| Kingdom of Khalifa (en)|
|Motto: "Unified through brotherhood and peace"|
|Official Anthem:"Khalifi Salute"|
| Iskandaria |
|Official language||Arabic, Persian, Turkish, Greek|
|Unitary Parliamentary Democracy and Absolute Monarchy|
King Oman El Hammad
|Legislature||Consultative Assembly of Khalifa|
Independence from the Ottoman Empire
Expansion over the Arabian Peninsula
Siege of British
1922 November 4
1961 March 24
2012 April 8
| 7,342.759 trillion |
| $5,333.456 trillion |
|Currency||Khalifa Rial (KHR)(ریال)|
|Drives on the||Right|
Khalifa was officially created in 1962 after it claimed the land of the Arabian Peninsula. Khalifa After the end of the special treaty with Great Britain, Khalifa became the modern state it is today. Khalifa got the name from the first Monarch King Khalifa Al-Hammed.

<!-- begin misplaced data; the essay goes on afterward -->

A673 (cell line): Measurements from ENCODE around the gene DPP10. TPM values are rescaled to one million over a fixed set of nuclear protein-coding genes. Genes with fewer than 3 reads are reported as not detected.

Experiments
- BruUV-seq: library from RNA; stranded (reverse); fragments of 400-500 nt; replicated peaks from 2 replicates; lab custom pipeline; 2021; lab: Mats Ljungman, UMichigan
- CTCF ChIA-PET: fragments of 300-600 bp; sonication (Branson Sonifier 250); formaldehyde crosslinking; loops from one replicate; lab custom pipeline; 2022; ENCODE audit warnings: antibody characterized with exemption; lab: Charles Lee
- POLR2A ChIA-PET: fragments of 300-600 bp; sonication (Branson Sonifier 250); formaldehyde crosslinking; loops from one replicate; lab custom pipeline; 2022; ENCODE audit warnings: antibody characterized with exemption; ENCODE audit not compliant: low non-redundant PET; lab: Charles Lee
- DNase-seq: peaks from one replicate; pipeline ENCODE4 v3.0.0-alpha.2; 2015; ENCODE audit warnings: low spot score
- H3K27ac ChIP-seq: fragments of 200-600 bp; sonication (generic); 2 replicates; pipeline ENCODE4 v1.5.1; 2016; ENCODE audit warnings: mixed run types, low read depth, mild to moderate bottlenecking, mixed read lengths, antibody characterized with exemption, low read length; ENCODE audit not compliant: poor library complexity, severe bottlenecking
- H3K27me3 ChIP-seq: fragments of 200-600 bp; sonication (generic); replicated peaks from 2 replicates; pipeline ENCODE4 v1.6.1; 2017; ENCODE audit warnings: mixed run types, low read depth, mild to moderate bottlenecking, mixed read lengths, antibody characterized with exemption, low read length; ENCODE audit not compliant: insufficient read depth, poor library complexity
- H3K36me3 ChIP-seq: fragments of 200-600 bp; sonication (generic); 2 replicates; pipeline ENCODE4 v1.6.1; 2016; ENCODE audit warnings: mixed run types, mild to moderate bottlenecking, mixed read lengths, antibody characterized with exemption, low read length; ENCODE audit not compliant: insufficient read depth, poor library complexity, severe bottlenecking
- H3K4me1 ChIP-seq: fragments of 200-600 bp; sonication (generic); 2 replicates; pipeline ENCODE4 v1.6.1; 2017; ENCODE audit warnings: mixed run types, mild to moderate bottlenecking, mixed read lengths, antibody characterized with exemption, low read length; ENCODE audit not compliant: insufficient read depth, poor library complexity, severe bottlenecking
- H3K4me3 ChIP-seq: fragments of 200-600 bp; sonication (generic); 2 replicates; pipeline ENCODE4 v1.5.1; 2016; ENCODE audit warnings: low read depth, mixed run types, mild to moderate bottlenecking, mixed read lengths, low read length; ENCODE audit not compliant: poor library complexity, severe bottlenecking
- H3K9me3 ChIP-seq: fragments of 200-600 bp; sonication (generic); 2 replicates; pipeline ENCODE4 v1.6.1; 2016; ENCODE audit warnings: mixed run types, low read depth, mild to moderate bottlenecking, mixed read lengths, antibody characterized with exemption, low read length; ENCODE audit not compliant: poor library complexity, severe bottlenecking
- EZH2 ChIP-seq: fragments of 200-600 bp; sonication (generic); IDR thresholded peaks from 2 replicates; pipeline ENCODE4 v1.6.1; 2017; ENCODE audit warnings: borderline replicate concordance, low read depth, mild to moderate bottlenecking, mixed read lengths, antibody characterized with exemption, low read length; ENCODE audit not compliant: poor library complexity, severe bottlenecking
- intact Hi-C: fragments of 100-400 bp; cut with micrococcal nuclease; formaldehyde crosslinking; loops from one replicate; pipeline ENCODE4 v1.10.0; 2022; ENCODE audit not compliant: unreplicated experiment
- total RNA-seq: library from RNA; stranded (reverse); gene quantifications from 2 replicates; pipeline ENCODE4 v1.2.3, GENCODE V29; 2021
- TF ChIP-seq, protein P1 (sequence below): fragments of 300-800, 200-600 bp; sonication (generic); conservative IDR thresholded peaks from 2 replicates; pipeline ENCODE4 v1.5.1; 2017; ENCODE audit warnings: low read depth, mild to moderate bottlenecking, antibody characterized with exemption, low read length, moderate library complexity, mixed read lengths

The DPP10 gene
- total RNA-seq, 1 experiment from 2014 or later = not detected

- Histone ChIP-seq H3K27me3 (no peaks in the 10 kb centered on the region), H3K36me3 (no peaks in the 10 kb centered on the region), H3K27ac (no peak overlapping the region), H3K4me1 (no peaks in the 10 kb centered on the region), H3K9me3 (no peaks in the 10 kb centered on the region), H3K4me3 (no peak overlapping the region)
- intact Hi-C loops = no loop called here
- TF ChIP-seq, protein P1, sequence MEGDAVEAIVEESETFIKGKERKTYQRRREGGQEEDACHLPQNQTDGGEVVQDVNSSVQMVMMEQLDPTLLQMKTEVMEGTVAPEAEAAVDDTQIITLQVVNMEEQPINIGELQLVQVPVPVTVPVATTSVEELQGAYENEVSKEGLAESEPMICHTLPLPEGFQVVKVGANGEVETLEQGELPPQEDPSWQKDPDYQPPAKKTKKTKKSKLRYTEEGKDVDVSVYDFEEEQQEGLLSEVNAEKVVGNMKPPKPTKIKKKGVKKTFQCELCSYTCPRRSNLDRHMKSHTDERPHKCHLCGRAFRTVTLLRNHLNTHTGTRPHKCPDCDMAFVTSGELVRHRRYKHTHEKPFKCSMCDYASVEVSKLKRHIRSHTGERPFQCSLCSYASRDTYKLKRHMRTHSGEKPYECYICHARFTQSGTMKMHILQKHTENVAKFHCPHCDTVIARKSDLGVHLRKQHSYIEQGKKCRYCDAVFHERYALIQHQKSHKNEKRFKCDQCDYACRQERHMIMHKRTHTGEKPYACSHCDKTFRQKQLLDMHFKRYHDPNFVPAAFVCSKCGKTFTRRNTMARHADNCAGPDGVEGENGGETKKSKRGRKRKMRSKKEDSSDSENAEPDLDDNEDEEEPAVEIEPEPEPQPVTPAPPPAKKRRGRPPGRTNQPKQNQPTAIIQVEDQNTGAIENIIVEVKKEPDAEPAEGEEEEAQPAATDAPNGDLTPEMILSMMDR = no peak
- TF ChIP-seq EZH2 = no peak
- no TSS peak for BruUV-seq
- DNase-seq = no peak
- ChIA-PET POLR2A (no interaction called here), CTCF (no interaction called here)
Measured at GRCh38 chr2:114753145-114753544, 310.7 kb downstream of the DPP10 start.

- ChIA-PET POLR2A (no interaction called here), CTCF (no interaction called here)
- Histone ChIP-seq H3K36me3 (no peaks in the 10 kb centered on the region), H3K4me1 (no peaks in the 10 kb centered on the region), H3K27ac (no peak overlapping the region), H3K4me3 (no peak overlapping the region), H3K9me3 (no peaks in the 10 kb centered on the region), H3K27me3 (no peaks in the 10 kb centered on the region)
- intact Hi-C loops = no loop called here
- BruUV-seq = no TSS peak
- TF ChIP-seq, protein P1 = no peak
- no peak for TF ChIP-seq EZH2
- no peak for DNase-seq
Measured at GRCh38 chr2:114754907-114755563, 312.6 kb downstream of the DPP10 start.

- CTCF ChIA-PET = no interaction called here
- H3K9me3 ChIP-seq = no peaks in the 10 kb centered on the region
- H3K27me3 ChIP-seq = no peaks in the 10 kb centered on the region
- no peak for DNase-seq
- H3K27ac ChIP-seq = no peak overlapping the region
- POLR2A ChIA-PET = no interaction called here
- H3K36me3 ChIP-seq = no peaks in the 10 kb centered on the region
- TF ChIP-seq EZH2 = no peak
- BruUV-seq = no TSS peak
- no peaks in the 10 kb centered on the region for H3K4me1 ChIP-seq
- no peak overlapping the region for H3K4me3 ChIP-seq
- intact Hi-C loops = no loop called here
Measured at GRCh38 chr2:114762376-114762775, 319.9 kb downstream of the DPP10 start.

Rise of the Ottoman Empire (1299–1453)
With the demise of the Seljuk Sultanate of Rum (c. 1300), Anatolia was divided into a patchwork of independent states, the so-called Ghazi emirates. By 1300, a weakened Byzantine Empire had lost most of its Anatolian provinces to ten Ghazi principalities. One of the Ghazi emirates was led by Osman I (from which the name Ottoman is derived), son of Ertuğrul, around Eskişehir in western Anatolia. In the foundation myth expressed in the medieval Turkish story known as "Osman's Dream", the young Osman was inspired to conquest by a prescient vision of empire. According to his dream the tree, which was Osman's Empire, issued four rivers from its roots, the Tigris, the Euphrates, the Nile and the Danube. Additionally, the tree shaded four mountain ranges, the Caucasus, the Taurus, the Atlas and the Balkan ranges. During his reign as Sultan, Osman I extended the frontiers of Turkish settlement toward the edge of the Byzantine Empire.